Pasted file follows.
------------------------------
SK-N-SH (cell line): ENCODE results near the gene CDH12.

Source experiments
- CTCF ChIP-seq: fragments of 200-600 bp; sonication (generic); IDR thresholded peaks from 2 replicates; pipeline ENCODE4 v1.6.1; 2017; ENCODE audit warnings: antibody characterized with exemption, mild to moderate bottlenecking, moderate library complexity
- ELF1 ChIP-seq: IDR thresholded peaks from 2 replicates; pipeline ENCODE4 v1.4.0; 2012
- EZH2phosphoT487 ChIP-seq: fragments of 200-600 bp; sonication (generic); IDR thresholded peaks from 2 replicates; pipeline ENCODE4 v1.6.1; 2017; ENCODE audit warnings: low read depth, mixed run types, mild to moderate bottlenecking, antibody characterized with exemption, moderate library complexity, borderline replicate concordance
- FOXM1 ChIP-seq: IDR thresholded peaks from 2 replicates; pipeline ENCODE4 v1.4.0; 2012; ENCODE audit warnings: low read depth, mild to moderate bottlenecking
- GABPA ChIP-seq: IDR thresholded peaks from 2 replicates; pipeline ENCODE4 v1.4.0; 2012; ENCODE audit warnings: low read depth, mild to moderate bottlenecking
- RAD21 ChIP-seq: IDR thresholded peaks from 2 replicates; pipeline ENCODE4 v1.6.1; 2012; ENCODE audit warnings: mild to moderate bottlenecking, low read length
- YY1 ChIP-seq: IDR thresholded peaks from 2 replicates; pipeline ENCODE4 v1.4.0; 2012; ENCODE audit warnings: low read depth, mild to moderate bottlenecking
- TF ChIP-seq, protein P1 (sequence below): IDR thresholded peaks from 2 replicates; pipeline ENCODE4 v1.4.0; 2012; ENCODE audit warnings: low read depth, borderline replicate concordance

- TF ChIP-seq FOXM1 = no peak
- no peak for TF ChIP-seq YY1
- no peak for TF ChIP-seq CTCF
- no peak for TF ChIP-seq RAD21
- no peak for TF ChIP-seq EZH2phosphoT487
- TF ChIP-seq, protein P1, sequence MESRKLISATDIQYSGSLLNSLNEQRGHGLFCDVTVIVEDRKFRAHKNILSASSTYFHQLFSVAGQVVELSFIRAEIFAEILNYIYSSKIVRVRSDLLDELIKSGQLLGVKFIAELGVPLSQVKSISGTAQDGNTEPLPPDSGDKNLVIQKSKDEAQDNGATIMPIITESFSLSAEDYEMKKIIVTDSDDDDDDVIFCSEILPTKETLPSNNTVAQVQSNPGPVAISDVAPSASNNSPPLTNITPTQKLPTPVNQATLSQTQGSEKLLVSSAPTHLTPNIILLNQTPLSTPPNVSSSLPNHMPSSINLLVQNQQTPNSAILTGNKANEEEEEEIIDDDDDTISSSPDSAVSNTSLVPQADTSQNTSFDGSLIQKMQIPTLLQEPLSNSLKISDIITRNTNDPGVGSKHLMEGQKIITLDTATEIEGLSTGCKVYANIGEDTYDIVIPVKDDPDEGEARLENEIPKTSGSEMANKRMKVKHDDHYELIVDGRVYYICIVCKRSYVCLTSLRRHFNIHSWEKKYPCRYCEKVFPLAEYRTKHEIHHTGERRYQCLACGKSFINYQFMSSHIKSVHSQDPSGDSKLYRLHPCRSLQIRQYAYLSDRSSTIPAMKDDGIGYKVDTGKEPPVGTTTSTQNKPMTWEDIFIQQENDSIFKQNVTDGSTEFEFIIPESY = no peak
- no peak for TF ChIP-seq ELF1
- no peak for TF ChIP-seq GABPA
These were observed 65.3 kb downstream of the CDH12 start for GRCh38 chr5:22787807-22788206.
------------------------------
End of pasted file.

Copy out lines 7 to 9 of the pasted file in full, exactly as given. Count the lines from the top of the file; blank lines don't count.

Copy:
- GABPA ChIP-seq: IDR thresholded peaks from 2 replicates; pipeline ENCODE4 v1.4.0; 2012; ENCODE audit warnings: low read depth, mild to moderate bottlenecking
- RAD21 ChIP-seq: IDR thresholded peaks from 2 replicates; pipeline ENCODE4 v1.6.1; 2012; ENCODE audit warnings: mild to moderate bottlenecking, low read length
- YY1 ChIP-seq: IDR thresholded peaks from 2 replicates; pipeline ENCODE4 v1.4.0; 2012; ENCODE audit warnings: low read depth, mild to moderate bottlenecking